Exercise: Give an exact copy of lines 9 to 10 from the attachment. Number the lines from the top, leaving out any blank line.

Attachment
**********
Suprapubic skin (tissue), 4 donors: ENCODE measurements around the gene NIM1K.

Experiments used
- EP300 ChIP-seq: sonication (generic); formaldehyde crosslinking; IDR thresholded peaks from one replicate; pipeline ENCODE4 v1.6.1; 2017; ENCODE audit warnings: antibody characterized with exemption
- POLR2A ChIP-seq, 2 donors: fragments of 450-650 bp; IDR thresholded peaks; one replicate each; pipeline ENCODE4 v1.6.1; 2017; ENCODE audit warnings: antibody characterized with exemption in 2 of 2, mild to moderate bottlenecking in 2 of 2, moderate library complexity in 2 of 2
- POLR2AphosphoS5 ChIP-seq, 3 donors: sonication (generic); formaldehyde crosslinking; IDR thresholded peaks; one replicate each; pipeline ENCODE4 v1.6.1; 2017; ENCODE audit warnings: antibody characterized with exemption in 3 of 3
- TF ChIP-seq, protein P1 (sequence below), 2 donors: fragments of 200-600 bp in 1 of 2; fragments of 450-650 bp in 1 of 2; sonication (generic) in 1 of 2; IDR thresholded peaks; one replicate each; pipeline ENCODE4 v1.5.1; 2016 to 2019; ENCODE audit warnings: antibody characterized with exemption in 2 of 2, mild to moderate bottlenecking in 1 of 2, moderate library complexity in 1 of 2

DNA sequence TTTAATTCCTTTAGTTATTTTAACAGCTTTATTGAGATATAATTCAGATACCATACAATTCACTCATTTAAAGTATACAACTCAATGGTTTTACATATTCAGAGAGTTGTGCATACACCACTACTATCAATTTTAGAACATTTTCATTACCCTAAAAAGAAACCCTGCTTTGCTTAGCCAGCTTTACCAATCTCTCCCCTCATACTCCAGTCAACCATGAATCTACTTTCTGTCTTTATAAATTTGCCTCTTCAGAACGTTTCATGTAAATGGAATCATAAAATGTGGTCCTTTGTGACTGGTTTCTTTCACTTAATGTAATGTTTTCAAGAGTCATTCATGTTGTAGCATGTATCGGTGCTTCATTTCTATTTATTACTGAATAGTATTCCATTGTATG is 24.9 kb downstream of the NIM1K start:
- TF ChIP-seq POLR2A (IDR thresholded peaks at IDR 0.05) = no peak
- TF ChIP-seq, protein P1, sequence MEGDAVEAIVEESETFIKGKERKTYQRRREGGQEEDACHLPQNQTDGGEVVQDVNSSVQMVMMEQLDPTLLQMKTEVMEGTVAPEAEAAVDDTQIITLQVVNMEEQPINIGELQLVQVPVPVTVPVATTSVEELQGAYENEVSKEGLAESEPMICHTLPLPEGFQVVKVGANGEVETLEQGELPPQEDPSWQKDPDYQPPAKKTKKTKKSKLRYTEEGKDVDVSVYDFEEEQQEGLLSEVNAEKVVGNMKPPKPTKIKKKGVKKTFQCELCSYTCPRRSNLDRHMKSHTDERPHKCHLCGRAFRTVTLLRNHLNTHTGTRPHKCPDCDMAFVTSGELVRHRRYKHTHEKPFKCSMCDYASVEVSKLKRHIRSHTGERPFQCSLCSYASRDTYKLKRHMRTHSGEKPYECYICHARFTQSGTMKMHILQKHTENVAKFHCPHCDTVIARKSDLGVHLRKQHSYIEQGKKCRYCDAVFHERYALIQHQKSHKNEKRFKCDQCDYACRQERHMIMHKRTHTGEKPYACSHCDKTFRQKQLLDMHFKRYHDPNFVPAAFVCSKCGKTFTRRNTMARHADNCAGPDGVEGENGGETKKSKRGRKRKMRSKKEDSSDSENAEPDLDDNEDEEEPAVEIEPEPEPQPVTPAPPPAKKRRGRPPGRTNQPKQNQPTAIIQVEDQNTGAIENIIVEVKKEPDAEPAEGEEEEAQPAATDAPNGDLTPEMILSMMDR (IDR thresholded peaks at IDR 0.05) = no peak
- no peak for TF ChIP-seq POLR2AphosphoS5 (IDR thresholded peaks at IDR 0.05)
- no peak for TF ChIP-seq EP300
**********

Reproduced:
- TF ChIP-seq, protein P1, sequence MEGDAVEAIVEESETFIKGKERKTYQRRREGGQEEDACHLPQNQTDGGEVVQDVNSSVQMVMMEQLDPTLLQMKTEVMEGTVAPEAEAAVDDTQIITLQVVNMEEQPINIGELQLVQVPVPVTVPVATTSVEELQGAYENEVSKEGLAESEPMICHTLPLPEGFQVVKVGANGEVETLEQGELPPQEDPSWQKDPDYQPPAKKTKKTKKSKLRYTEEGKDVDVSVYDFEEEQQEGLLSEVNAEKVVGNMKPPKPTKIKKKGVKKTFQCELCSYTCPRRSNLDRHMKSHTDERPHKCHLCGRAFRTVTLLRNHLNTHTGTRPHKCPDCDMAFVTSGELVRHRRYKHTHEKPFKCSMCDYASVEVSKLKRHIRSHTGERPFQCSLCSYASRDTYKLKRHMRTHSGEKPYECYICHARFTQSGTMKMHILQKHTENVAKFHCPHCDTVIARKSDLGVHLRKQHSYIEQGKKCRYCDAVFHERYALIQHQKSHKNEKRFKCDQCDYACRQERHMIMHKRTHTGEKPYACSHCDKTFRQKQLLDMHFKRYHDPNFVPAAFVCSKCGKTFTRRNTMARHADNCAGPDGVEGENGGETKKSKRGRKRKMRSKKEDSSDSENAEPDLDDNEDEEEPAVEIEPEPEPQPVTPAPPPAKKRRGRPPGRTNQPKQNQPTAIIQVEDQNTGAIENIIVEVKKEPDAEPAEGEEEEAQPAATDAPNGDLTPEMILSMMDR (IDR thresholded peaks at IDR 0.05) = no peak
- no peak for TF ChIP-seq POLR2AphosphoS5 (IDR thresholded peaks at IDR 0.05)